Humans and Non-Humans States, Bodies, and Epidemics Student Work

Student Podcasts

Avani S. Ashtekar recorded this awesome podcast focused on the politics of the current pandemic in India and around the world. It’s easy to listen to Avani go off! She has a lot to say and this podcast shows her sharp critical skills.

Nora Blanchard was registered for both my classes this quarter (poor Nora!) so she recorded one podcast where she addresses both courses and shares her reflections on the pandemic and this strange academic term. Highly listenable!

Listen to “States Bodies And Epidemics Final” on Spreaker.

Priya Pokorzynski recorded an impassioned, well-considered, and incisive podcast on COVID-19 and social inequality with regards to health care for her final reflection on “States, Bodies, and Epidemics.” A clear and urgent call for change in the health care system and for justice on a global level.

States, Bodies, and Epidemics

What is an epidemic?

The first couple of critical essays we read in this class (after having read the Camus novel) are two classic articles by Charles Rosenberg, “Explaining Epidemics” (1992) and “What Is An Epidemic? AIDS in Historical Perspective” (1989). These two essays laid out a social theory of epidemics that still holds sway for many scholars in medical anthropology and in the history of medicine fields.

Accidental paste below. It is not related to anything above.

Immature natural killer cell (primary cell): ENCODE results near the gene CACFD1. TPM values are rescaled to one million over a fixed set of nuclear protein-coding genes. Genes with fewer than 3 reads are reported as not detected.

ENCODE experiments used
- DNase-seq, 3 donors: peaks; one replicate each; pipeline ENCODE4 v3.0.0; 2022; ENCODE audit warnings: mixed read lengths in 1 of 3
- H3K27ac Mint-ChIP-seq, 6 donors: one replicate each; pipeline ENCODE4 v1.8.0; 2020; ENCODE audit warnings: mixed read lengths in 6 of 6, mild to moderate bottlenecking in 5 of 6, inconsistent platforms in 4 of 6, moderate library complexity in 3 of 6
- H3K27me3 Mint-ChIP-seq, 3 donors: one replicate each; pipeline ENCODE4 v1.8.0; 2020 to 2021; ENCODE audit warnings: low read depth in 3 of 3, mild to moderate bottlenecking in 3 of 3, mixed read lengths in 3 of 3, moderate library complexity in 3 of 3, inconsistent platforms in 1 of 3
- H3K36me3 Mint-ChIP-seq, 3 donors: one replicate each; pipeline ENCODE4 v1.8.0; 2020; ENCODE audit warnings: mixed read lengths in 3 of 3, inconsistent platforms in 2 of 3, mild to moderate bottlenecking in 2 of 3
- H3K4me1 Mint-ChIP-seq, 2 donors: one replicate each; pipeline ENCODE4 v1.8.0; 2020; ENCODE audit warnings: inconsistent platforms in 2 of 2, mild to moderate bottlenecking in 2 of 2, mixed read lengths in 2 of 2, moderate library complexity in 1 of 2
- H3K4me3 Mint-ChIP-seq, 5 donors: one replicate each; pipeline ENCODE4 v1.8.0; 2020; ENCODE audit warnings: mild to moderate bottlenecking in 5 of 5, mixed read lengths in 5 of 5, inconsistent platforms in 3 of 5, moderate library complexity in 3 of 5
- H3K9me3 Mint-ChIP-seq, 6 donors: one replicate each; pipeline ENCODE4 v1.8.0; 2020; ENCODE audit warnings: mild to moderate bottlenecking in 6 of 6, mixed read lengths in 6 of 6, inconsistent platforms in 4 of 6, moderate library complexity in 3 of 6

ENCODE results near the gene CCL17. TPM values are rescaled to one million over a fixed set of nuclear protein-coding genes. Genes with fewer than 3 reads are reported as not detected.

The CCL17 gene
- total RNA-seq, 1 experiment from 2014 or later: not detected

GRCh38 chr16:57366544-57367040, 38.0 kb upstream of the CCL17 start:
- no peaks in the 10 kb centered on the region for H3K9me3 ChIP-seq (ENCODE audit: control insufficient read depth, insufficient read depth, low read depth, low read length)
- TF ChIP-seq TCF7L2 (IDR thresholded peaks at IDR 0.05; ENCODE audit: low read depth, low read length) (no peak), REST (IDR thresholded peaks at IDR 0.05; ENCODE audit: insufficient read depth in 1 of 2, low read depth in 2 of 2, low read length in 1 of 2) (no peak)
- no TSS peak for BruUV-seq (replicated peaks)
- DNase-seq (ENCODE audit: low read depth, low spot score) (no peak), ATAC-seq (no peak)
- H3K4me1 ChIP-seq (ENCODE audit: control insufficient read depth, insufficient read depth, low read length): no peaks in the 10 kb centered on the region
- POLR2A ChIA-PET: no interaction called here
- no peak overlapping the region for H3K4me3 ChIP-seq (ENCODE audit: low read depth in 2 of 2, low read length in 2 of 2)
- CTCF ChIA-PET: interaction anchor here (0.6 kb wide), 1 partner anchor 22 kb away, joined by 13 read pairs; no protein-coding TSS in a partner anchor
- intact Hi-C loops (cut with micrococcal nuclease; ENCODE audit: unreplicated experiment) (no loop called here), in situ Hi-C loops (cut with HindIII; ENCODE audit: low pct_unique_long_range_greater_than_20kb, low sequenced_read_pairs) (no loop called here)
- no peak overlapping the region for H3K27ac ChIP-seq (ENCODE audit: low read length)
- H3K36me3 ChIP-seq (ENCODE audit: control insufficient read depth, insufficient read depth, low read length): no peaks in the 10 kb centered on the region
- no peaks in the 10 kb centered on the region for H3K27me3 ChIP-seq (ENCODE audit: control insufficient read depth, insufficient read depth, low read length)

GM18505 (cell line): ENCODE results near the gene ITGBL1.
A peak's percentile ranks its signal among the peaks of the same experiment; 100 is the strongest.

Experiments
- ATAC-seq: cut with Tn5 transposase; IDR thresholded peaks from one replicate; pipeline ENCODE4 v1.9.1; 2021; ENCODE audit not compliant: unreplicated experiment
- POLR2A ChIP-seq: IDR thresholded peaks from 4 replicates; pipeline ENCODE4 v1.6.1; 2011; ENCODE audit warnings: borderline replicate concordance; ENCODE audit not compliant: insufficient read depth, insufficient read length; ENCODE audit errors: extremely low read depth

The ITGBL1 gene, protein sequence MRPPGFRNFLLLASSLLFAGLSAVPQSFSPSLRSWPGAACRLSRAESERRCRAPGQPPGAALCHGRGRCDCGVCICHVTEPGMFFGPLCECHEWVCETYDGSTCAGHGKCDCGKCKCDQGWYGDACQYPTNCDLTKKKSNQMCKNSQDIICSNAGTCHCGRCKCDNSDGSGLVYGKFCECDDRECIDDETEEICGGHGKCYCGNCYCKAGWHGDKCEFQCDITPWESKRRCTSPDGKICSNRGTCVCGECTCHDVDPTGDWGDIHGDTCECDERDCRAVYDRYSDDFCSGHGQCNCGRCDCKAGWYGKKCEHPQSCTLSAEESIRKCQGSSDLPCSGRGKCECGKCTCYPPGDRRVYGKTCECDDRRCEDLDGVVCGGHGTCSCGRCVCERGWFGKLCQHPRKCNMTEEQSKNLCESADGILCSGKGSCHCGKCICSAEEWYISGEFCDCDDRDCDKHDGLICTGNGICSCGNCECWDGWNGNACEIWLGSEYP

In the essay “What is an epidemic?,” Rosenberg proposes that epidemics can be ‘read’ like plays–that is, that their development can be understood to follow a certain dramatic arc. The three stages he proposes are 1) the “progressive revelation” of the presence of disease, 2) the management of “randomness” as a characteristic of epidemics, and finally 3) the negotiation of a “public response” to the disease.

You may be able to relate or apply this tripartite model to the current pandemic of novel coronavirus (COVID-19), as well as other epidemics. Look, for example, at the graphic below, developed by Prof. Mark Nichter that shows the phases of the 2009 Influenza pandemic.

In the essay “Explaining Epidemics,” Rosenberg discusses the different theories of disease causation that have been used over time to explain the origin of disease. He proposes the framework of “configuration” and “contamination” as the two main approaches. He closes the essay stating that, “these perspectives represent emphases, not answers–elements in a complex discourse about human-kind, fate, and social organization that is never answered, but only reconfigured by each new generation.” I discuss in more detail the relationship between these two theories of disease causation in the video below.

Here is a video I recorded responding to student questions and comments on these two essays. Please share your responses in the comments below!